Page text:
The palate entry is sweet, sharp and big with florals and waxy glory. The midpalate arrives with unexpected oak spice heat, citric acid tang, and bitter curb. There's a ton of oak lurking in this dram, but it shows up late. The turn to the finish is drying, but the finish is malty, gentle, and bitter-sweet.

A few drops of water adds some richness to the mouth feel and tames the heat, adding some more honeyed melon in it's place. This very mature anCnoc is light and fruity - but sprightly and powerful as well. It wears it's age in oak spice cinnamon clove heat rather than in overtly oaky flavors or any kind of heaviness on the palate.  Brilliant.


It's remarkable to me how the tart green apple skin of the 12 has morphed into complex tea tannins in the 22.  Esterification in the barrel over the extra decade has turned the young fruits of the 12 ripe and complex and sweeter in the 22.  But both the 12 and 22 are highly recommended drams and epitomize the light and tart style of Highland Scotch whisky.  Currently the 12 goes for around $40-$50 in the US - which is a good value.  The 22 goes for around $130-$150 which, in the current market, seems a decent value to me as well.  I'll need to check out other issues from this distillery as this is a flavor profile that suits me nicely.


  1. I finished my bottle of the 12 yo quite some time ago. My rough notes indicate that I liked it as an entry-level malt but didn't think it was anything special. I liked the 16 yo more (all ex-bourbon) than the 12, and also more than the 1994 vintage (2008 release) which I reviewed recently on the blog. The 22 does sound good.

    1. Yes, despite my brave and defiant words in my comment at the bottom of your post, I'm man enough to admit that you totally shamed me into completely changing the color scheme of my blog.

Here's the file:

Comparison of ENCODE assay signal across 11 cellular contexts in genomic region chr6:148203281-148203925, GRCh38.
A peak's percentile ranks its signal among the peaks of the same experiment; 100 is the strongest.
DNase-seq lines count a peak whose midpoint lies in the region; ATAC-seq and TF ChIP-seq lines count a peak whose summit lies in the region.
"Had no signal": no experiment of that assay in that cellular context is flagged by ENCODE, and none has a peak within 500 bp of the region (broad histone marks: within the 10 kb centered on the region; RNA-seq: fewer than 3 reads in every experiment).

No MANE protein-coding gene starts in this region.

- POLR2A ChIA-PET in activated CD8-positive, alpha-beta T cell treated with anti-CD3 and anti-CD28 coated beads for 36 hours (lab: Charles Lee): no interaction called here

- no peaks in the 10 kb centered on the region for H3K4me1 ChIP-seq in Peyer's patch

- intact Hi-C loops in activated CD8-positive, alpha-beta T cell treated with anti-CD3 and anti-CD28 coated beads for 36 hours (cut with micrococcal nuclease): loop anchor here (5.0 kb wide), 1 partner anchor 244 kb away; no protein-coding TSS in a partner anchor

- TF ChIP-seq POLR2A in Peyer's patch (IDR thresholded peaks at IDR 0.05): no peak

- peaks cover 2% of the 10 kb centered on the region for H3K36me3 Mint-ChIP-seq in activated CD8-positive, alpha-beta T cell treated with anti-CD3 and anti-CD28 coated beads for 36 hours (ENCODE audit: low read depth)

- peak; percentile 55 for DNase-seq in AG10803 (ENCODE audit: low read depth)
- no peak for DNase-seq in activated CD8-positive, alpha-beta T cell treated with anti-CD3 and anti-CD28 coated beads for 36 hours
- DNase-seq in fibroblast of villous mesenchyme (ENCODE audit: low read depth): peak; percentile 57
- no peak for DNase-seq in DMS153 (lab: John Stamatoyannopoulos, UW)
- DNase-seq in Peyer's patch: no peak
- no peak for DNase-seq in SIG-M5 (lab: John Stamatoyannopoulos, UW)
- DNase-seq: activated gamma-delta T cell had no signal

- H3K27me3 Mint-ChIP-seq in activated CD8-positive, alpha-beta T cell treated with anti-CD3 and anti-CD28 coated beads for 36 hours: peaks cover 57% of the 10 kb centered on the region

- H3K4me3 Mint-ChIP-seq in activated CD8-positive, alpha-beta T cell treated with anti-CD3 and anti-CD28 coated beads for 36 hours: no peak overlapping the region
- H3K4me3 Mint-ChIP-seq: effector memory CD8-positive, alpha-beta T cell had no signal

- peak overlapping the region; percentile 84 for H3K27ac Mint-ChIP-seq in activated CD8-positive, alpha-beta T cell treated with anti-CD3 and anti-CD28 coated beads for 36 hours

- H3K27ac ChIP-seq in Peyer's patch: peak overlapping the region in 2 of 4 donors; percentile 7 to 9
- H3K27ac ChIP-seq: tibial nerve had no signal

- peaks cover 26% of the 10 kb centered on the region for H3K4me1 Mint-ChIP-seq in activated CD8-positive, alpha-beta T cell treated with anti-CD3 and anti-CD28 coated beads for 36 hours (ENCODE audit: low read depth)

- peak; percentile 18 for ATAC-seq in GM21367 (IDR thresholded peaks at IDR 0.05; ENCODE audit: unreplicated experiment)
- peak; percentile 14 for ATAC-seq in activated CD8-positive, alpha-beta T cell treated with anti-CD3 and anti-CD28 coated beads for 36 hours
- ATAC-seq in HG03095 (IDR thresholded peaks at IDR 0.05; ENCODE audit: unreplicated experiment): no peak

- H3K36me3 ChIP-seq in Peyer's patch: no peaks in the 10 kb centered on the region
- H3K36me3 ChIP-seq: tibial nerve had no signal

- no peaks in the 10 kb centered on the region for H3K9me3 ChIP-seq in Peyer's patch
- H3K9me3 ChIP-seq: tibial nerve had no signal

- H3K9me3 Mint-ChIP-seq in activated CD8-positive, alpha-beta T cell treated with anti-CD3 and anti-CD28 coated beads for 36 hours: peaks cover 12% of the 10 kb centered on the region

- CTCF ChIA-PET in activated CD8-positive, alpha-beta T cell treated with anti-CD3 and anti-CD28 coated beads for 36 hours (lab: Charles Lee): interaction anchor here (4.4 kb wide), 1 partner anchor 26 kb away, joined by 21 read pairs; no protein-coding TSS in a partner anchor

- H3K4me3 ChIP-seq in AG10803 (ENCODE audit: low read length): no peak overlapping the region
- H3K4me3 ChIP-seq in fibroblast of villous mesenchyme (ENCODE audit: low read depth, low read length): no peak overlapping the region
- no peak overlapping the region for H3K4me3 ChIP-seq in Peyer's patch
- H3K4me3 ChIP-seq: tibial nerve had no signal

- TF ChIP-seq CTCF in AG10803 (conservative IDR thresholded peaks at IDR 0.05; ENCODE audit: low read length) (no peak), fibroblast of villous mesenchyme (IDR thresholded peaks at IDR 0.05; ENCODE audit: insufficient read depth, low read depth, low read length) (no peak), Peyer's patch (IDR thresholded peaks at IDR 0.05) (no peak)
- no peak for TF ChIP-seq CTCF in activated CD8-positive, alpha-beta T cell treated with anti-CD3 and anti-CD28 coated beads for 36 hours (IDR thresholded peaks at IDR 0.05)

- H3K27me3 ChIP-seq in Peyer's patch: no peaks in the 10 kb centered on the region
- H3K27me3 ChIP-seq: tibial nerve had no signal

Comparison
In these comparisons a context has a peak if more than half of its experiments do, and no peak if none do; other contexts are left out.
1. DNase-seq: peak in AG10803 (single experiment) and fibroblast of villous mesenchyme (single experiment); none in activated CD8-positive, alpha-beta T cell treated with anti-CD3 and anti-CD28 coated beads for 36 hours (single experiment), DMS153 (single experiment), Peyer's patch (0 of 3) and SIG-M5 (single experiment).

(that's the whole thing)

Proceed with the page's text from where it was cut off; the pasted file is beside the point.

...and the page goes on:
FYI - the Preacher's blog post on the Commandments of Whisky Blogging is here:

  2. Nice review. I picked up a bottle to bring back from Scotland. Perhaps we'll share a dram if you visit in September.

    1. MMMMmmmmm.... Stop dangling such enticements, Rick. I hang by a thread as it is...

  3. It's interesting that Knockdhu was the first distillery ever built by DCL (prior to 1894 the company was simply buying distilleries to add to the portfolio). So essentially this was the Roseisle of its time.

    1. It was also the first distillery built upon the results of a scientific lab test (the test to determine if the water from the newly discovered springs was well suited for making whisky) as well as proximity to raw materials and rail transport. It was, indeed, the Roseisle of its time - albeit with only a single pair of stills...

    2. I guess that's the difference between then and now. In 1894, a single pair of stills was probably enough to satisfy the blends. It's actually amazing DCL was willing to sell Knockdhu while they permanently closed other distilleries they owned in 1983. I guess in 1988, Inver House must have made a considerable offer for the distillery.

  4. Good to have you back, Mr. Feldman!

    Looks like my UK sample of anCnoc 12 is 40%. I'm thinking it's 40% in the UK and 43% here, sorta like HP12 and Laphroaig 10. That's what I deserve for buying UK samples!!!